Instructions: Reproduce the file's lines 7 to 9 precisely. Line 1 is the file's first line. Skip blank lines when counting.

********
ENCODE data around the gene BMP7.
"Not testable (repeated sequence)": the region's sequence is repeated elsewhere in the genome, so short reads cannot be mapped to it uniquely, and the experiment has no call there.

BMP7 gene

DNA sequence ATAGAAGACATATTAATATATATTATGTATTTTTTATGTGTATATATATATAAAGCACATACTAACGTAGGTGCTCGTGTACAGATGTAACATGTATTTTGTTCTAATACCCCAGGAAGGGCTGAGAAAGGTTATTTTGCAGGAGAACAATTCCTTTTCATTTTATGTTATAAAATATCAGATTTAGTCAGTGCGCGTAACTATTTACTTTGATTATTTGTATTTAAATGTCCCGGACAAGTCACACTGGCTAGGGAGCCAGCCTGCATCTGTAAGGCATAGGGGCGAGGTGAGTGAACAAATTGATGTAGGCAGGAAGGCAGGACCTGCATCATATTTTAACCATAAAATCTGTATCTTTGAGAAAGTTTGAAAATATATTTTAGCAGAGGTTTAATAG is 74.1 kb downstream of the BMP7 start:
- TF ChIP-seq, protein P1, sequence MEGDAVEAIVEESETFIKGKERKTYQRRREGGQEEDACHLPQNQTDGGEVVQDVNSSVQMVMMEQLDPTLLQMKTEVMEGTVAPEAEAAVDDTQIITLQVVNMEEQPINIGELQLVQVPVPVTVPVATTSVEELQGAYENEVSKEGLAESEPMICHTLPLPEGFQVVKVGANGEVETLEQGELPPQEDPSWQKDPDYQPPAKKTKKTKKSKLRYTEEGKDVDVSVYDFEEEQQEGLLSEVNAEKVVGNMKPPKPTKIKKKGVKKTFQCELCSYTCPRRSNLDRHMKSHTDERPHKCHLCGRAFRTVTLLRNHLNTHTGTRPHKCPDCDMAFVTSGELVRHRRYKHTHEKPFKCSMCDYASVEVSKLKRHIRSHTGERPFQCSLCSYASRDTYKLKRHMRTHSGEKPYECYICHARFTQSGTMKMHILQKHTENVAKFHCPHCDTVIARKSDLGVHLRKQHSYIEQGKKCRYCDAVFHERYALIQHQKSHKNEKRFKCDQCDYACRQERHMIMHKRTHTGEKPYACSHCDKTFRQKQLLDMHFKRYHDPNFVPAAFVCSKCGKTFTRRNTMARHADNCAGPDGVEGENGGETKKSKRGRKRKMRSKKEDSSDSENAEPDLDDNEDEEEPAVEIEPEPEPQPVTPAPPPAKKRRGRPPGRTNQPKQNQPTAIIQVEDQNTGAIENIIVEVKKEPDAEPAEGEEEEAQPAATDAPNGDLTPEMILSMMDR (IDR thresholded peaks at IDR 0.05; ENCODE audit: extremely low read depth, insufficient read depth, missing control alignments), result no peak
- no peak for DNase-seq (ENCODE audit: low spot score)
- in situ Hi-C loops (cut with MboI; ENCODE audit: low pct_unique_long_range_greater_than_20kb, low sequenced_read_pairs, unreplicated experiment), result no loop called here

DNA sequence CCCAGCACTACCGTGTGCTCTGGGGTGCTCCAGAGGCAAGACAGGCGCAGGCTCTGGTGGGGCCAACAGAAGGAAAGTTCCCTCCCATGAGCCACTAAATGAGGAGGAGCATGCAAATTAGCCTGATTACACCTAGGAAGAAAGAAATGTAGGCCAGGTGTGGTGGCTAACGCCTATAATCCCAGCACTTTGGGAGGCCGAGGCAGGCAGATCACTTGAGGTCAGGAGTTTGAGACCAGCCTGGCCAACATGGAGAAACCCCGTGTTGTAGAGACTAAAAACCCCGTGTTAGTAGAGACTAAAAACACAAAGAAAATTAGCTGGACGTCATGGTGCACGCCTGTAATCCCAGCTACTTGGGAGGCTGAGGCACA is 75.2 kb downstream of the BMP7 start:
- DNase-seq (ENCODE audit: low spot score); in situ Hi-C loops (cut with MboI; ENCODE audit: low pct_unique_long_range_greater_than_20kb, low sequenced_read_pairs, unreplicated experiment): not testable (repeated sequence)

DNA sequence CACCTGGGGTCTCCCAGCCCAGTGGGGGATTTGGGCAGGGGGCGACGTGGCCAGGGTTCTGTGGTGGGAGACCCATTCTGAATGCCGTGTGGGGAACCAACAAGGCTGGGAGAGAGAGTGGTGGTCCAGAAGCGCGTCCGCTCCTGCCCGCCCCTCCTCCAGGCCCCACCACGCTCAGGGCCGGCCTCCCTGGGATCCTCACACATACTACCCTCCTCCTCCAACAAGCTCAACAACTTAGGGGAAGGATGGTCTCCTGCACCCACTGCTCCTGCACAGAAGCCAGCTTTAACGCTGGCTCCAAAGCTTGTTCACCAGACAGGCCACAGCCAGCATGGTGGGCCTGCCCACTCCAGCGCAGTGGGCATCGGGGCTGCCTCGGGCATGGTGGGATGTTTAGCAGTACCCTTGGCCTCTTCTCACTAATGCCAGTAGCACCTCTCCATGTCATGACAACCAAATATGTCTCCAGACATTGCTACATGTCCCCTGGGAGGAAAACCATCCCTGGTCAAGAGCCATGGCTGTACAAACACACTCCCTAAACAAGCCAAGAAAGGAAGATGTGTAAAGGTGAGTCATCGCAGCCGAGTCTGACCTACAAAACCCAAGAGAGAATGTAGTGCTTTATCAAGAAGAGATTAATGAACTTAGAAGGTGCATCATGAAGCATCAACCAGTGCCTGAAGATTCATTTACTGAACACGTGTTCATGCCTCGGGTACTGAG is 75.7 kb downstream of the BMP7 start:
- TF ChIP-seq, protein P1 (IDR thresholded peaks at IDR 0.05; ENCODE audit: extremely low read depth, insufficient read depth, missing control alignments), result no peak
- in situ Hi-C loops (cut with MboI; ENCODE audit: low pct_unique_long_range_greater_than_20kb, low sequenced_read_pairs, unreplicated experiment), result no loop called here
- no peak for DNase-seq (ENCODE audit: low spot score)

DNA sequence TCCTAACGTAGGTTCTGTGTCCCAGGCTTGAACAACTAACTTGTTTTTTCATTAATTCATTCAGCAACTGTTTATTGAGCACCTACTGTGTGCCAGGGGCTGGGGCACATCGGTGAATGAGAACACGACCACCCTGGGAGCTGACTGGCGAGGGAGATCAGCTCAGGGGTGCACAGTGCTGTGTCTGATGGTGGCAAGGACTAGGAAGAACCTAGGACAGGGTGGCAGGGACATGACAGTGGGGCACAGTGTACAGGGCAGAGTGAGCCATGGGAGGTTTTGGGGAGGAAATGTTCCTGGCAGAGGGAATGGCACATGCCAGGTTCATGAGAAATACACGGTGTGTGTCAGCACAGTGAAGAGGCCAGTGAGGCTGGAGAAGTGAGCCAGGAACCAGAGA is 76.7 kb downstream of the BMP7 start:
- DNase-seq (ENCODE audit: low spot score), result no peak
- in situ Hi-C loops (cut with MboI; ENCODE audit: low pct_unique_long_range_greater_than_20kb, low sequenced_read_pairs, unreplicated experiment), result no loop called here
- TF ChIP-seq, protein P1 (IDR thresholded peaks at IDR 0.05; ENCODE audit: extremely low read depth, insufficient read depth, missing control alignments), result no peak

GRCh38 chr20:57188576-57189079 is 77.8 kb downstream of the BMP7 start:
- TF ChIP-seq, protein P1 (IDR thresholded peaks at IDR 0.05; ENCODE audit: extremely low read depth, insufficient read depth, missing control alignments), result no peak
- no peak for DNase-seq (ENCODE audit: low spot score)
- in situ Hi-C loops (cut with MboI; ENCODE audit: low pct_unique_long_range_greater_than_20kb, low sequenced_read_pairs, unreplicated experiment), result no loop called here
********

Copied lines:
- in situ Hi-C loops (cut with MboI; ENCODE audit: low pct_unique_long_range_greater_than_20kb, low sequenced_read_pairs, unreplicated experiment), result no loop called here

DNA sequence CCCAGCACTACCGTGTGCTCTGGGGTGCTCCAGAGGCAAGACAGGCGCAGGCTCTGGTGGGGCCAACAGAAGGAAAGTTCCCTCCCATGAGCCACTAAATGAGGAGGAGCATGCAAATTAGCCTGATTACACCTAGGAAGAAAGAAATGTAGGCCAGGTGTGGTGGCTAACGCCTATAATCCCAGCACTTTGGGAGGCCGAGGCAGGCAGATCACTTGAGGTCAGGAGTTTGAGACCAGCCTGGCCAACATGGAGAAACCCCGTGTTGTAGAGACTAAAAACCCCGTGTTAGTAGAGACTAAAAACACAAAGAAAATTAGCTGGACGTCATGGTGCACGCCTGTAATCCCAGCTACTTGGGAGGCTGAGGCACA is 75.2 kb downstream of the BMP7 start:
- DNase-seq (ENCODE audit: low spot score); in situ Hi-C loops (cut with MboI; ENCODE audit: low pct_unique_long_range_greater_than_20kb, low sequenced_read_pairs, unreplicated experiment): not testable (repeated sequence)